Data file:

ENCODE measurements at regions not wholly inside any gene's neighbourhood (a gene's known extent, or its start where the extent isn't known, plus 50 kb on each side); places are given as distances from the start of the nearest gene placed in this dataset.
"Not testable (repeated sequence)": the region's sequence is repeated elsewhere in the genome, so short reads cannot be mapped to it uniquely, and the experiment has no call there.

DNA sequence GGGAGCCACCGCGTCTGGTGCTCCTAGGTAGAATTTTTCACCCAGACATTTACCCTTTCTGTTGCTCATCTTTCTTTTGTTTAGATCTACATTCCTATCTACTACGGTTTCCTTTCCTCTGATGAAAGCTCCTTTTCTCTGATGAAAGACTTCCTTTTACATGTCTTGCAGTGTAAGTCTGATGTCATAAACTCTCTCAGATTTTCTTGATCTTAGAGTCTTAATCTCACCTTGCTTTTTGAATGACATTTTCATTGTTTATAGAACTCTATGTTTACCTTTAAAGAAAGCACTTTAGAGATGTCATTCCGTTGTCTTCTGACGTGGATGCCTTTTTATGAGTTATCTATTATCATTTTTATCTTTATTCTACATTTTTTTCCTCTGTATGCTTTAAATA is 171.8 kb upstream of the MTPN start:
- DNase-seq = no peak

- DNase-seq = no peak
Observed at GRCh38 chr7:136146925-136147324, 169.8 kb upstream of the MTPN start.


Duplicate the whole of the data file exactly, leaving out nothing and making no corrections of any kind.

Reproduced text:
ENCODE measurements at regions not wholly inside any gene's neighbourhood (a gene's known extent, or its start where the extent isn't known, plus 50 kb on each side); places are given as distances from the start of the nearest gene placed in this dataset.
"Not testable (repeated sequence)": the region's sequence is repeated elsewhere in the genome, so short reads cannot be mapped to it uniquely, and the experiment has no call there.

DNA sequence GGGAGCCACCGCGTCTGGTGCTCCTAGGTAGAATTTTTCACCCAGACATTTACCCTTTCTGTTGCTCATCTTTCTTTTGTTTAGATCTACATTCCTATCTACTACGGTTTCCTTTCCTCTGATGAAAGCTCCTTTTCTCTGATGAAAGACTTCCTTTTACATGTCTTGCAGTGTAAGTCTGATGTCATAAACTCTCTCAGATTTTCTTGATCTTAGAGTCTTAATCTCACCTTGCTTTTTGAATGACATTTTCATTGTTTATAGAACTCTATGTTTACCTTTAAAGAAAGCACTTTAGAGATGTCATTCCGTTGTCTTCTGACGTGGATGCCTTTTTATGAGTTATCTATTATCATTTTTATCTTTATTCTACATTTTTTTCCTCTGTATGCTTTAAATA is 171.8 kb upstream of the MTPN start:
- DNase-seq = no peak

- DNase-seq = no peak
Observed at GRCh38 chr7:136146925-136147324, 169.8 kb upstream of the MTPN start.